After years of debate about funding, the Overture Center will receive $1.45 million of city funding if Mayor Paul Soglin's budget is approved as is.
While it's more than what has been offered in the past couple of budget cycles, Overture spokesman Robert Chappell said it's still $300,000 less than what the center requested. At the same time, he was encouraged by the increase.
"We recognize realities that everyone, every municipality's budget is very tight, so we are working with a lower budget just like every city department," Chappell said.
Chappell said the city agreed to pay Overture $2 million a year when the center was privatized in 2010. That amount, Chappell said, was also supposed to be adjusted for inflation.
Chappell couldn't say for sure what programs could be cut if the city didn't fulfill the entire request of $1.75 million in the 2014 budget. He said Overture does have a number of funding sources, including ticket sales, rentals and donations. However, the city subsidy primarily supports the free and reduced-price programs the center runs and those would be the first to go if there wasn't enough money to work with, Chappell said.
"I feel it would be a tragedy if the only people who could have that experience are people who could afford an $85 ticket," Chappell said.
Chappell hoped that if any cuts had to be made, Overture could find a way to accommodate internally without the public noticing a reduction in performances or programs.
Alder Mark Clear said the council has about $300,000 to work with in the upcoming budget, the difference between the total spending pitched by the mayor and what is allowed to be spent under the state levy limits. He doesn't expect Overture to get all of that money, but said it is possible for the center to get some additional funding as the budget is adjusted.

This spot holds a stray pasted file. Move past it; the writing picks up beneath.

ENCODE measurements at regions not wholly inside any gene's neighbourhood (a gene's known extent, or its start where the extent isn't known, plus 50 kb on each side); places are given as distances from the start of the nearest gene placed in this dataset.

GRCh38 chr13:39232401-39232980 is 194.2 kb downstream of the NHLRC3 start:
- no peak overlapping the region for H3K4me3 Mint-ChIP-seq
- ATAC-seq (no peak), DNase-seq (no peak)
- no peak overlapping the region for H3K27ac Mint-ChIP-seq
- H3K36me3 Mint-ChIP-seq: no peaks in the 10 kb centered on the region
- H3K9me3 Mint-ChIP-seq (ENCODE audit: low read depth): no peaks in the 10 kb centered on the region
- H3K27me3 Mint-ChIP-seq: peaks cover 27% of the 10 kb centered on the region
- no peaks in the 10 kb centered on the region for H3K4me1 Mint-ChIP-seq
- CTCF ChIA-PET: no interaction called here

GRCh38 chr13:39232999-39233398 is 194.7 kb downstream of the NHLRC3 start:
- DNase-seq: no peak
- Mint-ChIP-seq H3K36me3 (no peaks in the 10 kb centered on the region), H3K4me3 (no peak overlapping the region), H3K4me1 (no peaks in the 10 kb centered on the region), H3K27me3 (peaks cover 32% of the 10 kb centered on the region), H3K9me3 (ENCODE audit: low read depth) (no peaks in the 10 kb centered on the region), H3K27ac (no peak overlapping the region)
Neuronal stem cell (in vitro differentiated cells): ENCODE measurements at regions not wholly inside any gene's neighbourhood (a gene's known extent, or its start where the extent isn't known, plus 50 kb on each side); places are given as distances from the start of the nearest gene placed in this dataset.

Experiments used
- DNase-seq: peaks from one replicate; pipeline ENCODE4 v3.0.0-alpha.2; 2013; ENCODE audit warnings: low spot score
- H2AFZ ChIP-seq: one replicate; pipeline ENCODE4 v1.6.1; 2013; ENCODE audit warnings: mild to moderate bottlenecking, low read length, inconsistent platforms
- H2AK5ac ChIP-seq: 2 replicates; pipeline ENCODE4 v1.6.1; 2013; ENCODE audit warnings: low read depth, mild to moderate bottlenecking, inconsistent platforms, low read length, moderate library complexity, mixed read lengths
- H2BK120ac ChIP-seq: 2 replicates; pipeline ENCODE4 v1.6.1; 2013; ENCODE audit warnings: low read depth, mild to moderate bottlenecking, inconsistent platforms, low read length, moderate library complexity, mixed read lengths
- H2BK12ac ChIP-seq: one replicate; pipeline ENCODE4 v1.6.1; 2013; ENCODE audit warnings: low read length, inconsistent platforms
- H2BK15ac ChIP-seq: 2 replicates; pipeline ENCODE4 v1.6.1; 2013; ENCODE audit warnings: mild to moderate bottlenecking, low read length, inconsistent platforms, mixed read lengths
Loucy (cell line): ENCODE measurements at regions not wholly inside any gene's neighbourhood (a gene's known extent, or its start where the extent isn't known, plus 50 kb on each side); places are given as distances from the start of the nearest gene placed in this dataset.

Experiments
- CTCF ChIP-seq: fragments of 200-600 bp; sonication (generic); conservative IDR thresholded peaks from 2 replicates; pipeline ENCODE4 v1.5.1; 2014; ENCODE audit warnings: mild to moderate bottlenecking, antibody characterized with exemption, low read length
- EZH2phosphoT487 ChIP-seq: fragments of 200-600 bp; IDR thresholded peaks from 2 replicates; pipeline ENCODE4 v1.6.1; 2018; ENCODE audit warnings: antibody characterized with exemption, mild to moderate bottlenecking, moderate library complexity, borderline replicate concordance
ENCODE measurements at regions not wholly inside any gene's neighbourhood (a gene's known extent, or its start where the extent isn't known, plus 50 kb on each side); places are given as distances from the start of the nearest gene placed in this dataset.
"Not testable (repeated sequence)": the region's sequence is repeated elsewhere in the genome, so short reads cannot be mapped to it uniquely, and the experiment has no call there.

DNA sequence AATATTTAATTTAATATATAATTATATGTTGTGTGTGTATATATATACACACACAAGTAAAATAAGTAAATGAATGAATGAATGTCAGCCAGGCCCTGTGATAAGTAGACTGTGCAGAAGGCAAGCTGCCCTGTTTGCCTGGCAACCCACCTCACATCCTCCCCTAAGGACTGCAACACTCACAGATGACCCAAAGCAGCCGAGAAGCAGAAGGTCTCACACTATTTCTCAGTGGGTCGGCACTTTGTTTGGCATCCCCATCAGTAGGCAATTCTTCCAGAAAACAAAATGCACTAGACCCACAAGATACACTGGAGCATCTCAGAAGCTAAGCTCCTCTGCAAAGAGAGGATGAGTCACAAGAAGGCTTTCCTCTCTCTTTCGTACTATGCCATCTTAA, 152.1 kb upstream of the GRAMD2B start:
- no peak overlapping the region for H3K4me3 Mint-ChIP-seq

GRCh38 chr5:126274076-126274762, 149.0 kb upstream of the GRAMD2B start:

"I think there's definitely some interest in restoring some of that," Clear said. "I'm not sure if we'll be able to restore all of it."
Clear said overall, it is nice to see the city and Overture strike a reasonable compromise.
"They are happy not to have an epic battle this year, and I am too," Clear explained. "Those battles have been extremely unproductive. They're bad for the city. They're bad for Overture. They're bad for its ability to do private fundraising.
"And so I'm glad to see that we're much closer in terms of what Overture needs and where the city's funding is, at least to start with."
The city's Board of Estimates is scheduled to take up the budget Monday and Tuesday before alders make their changes.
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